Chemicals added to conventional insulation materials often contain Volatile Organic Compounds (VOCs), which have been implicated in the recent rapid rise in incidence of asthma and severe allergic reactions in western countries as synthetic materials “off-gas” toxic chemicals into our homes.
Hempcrete, and the lime and clay plasters which are applied to its surface, are “breathable” (vapour-permeable), meaning that they allow water vapour to pass through them. In addition, thanks to the porous nature of both the hemp shiv and the lime binder and the air pockets created by the arrangement of particles in the hempcrete material itself, hempcrete is hygroscopic. This means that hempcrete absorbs moisture into the material during times of high relative humidity in the air, and releases it again when the relative humidity drops.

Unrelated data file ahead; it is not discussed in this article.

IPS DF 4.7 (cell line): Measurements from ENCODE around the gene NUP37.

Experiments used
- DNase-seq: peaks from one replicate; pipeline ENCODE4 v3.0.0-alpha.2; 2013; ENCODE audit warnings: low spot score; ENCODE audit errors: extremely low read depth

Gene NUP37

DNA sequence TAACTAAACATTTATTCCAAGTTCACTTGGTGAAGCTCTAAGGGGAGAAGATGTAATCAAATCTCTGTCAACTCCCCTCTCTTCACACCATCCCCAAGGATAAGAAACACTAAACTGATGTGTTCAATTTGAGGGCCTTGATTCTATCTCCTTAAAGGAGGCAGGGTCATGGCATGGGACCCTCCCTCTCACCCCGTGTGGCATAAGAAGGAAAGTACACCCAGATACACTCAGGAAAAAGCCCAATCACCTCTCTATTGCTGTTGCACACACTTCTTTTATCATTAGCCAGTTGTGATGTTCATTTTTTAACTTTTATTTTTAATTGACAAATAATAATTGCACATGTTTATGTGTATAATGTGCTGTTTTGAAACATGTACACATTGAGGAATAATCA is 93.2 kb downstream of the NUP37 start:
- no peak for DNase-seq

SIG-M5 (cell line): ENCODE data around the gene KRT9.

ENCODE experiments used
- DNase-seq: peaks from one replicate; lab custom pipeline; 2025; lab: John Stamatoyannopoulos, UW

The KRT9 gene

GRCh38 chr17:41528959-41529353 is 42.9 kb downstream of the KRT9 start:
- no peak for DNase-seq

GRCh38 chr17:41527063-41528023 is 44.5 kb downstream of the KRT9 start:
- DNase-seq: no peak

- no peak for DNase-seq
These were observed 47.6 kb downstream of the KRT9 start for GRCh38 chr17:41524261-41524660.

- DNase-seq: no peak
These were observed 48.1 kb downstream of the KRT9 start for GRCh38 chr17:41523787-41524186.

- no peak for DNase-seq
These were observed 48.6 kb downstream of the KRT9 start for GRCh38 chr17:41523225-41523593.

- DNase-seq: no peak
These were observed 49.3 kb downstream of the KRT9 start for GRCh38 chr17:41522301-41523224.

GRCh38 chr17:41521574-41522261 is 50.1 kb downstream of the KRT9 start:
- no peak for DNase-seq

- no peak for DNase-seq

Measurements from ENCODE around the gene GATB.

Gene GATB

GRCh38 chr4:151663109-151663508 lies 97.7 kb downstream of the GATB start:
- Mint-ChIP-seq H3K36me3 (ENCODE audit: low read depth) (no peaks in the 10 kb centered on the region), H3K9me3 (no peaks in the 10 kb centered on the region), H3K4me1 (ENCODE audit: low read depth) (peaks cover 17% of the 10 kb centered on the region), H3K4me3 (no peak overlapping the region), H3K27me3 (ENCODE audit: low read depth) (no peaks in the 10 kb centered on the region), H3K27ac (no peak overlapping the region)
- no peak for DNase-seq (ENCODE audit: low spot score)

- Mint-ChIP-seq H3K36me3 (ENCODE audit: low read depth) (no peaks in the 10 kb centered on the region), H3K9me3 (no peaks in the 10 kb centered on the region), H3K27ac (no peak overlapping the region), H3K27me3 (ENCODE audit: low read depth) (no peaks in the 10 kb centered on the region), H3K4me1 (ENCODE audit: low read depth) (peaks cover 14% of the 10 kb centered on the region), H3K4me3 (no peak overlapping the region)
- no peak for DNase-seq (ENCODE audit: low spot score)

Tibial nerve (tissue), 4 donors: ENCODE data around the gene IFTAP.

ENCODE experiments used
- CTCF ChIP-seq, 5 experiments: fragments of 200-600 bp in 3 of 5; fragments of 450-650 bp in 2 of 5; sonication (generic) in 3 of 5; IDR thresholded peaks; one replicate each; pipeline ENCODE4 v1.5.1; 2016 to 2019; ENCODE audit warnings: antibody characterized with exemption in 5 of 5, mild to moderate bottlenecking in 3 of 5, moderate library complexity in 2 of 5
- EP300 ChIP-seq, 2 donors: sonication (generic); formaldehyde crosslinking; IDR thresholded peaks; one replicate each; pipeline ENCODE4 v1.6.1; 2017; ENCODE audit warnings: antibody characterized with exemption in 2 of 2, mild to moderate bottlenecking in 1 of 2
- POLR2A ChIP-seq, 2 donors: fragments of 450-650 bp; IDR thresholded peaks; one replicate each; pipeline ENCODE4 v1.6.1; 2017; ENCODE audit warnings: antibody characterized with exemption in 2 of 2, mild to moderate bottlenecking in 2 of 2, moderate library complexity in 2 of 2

This ability to passively regulate the humidity in the internal space means that when there is excess moisture in the air (for example when cooking, or in bedrooms at night, from the occupants’ breathing) condensation does not get a chance to form on the surface of the wall. This in turn discourages the formation of damp and mould spores, which can be harmful to human health.
The regulation of humidity in the indoor environment to a healthy level (between 40-60% relative humidity) has been shown to inhibit the spread of viral and bacterial infections, allergic reactions, asthma and other respiratory conditions, and reduce the occurrence of mites, mould and fungi.
This ability of hempcrete to passively regulate indoor air quality reduces the need for mechanical ventilation systems, further reducing the energy required to maintain a hempcrete building.
For more information about hempcrete, please see our other blog posts.